polypoly is rebooting the data economy. A decentralised model that puts user privacy first, improves enterprise business models, and streamlines taxation. Finally, data capital is distributed fairly and with a lower carbon footprint. What started in Europe will soon spread to the rest of the world.
The average lifespan of a tech giant is 30 years. The question is not whether data monopolies will fail. It’s a matter of when, and what next? polypoly will fill that void with a smooth and sustainable transition, returning control of data to its rightful creators: The everyday user.
Today data is collected on central servers. But polypoly’s model evaluates data directly on end devices. No silos, no limitations. A resource rich aggregation of users’ complete online experience. Private, securely stored, and available by permission for more valuable data insights.
Users control the algorithms executed on their device, and which data they can evaluate. Private data is securely stored and never leaves the device. Additionally, users can generate a digital income by renting out the processing power needed to run the algorithms.
Companies can take advantage of more direct and meaningful customer relations while having preferred access to improved data insights. With the GDPR baked into polypoly’s code, enterprise compliance is a core advantage, not to mention the means to a robust processing network.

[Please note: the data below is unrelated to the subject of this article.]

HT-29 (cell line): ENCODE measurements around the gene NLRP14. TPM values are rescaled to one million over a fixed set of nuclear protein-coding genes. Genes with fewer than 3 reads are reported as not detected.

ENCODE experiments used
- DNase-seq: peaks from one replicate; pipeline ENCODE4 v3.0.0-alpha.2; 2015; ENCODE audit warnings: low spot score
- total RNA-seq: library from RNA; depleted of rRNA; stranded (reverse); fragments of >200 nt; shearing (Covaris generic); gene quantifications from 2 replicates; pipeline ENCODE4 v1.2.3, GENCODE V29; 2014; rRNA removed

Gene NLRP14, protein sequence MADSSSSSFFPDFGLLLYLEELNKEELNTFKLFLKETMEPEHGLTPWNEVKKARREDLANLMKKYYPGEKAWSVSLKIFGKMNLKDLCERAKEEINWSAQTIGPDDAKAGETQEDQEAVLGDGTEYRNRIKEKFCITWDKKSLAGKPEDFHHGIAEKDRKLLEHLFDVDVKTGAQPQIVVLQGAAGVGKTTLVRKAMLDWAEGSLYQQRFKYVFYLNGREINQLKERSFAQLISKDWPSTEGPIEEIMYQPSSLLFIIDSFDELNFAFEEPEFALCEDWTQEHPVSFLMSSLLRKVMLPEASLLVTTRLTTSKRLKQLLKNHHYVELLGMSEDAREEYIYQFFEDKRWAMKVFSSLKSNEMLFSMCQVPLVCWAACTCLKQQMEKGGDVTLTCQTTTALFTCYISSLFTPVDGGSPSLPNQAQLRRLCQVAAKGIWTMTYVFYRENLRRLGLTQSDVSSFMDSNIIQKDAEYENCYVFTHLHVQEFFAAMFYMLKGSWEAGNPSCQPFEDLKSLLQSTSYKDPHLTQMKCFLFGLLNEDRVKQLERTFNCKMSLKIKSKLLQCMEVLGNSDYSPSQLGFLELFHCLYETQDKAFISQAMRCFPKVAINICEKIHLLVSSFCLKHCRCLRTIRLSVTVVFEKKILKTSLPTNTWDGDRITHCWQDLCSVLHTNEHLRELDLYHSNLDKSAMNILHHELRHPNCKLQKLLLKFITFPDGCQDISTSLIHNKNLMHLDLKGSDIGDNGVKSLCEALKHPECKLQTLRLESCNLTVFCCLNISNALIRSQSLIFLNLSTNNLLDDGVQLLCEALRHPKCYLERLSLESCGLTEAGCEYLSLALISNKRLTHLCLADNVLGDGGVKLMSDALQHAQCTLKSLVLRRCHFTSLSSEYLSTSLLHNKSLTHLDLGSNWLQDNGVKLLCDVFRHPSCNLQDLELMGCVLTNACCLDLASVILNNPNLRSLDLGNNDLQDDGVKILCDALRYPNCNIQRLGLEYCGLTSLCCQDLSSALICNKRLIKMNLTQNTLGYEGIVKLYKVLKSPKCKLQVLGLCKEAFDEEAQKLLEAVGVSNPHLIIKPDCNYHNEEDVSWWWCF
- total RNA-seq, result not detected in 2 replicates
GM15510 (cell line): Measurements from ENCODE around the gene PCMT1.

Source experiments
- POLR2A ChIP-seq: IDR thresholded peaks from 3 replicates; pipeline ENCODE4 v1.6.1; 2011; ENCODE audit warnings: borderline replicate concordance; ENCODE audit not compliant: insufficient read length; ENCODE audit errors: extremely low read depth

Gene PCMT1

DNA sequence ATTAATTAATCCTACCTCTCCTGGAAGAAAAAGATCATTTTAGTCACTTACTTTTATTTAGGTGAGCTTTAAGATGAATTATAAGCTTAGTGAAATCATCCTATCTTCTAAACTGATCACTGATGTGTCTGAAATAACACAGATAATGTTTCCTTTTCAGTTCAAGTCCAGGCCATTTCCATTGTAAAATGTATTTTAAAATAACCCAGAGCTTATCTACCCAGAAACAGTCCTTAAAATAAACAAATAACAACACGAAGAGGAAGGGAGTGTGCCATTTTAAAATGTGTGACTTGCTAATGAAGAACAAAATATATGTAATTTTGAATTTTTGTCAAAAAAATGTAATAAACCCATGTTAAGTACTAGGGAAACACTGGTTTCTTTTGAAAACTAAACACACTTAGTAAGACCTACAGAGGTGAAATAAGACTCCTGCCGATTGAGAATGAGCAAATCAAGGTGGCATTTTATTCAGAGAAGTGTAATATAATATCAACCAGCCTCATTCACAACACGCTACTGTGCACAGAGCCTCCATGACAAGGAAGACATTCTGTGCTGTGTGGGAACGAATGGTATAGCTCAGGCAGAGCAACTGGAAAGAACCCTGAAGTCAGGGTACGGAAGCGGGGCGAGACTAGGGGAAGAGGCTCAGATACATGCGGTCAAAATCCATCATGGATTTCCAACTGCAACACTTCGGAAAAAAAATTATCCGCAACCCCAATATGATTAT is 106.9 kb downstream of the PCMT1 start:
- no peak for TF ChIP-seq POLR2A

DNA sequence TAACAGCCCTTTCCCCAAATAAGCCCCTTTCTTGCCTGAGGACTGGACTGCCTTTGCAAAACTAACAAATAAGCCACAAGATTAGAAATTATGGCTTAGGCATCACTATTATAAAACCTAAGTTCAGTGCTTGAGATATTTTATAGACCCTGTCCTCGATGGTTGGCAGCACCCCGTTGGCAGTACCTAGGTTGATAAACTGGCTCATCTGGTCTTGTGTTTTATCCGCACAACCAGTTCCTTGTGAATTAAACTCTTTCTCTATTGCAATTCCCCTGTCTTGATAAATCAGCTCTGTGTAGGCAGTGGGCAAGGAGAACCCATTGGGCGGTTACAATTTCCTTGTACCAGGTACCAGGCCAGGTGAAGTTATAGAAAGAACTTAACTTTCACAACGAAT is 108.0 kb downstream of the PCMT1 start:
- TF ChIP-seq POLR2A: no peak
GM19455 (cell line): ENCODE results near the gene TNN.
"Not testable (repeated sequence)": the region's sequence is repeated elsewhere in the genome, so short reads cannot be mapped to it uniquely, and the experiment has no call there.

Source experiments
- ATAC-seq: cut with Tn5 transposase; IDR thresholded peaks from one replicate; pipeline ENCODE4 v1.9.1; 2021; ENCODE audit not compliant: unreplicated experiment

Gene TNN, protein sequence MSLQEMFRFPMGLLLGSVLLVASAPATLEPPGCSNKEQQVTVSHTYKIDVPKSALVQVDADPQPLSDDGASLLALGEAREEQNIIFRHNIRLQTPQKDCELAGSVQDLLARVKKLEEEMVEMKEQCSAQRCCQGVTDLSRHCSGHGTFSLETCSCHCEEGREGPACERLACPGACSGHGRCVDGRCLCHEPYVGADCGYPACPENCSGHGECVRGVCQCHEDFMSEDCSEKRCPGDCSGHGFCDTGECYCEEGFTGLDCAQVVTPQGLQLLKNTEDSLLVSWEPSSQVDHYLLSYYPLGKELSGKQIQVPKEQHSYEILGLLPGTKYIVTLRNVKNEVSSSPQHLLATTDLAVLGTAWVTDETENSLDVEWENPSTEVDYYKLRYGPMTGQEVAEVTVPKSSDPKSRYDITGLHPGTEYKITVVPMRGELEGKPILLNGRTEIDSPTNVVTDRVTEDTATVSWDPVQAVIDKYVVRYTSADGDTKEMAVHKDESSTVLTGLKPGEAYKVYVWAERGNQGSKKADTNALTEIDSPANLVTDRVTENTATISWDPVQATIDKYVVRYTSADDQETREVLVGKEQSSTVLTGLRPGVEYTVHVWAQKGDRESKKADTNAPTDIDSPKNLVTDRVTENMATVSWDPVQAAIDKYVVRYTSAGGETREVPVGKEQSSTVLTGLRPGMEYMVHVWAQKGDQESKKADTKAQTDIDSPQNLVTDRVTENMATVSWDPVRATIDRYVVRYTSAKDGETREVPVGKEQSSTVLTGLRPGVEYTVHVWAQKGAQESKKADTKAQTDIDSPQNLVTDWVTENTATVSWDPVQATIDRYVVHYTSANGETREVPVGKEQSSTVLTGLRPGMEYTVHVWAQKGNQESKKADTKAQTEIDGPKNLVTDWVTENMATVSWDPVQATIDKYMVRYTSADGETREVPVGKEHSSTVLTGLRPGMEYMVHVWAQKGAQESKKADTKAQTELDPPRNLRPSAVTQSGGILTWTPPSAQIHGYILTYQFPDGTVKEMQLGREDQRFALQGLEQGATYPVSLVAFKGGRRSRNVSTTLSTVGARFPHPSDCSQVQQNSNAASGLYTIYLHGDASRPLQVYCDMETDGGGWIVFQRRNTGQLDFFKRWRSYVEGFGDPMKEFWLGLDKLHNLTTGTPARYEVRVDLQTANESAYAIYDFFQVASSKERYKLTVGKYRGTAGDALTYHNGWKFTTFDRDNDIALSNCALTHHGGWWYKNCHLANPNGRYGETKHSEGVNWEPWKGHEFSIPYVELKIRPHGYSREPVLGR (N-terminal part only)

When data lives on a citizen’s device, so does its tax base. Governments no longer need to decipher which foreign server they must chase down for payment. Taxes finally remain in one’s own country under its own regulations. And citizens can interact with their authorities more directly.
Collecting and storing data on central servers is a huge cost centre, not to mention a violation of a citizen’s privacy. But the worst part is the enormous CO2 emissions. Think of it this way: Data centres’ carbon footprint is the same as the aviation industry’s fuel consumption.* Data needs to get greener.
*Source The next Web
A new decentralised data economy requires a new ecosystem. It includes three entities: The Enterprise developing infrastructure for the economy; the Cooperative, developing the platform for citizens; and the Foundation, a non-profit which supports founding cooperatives outside the European Union.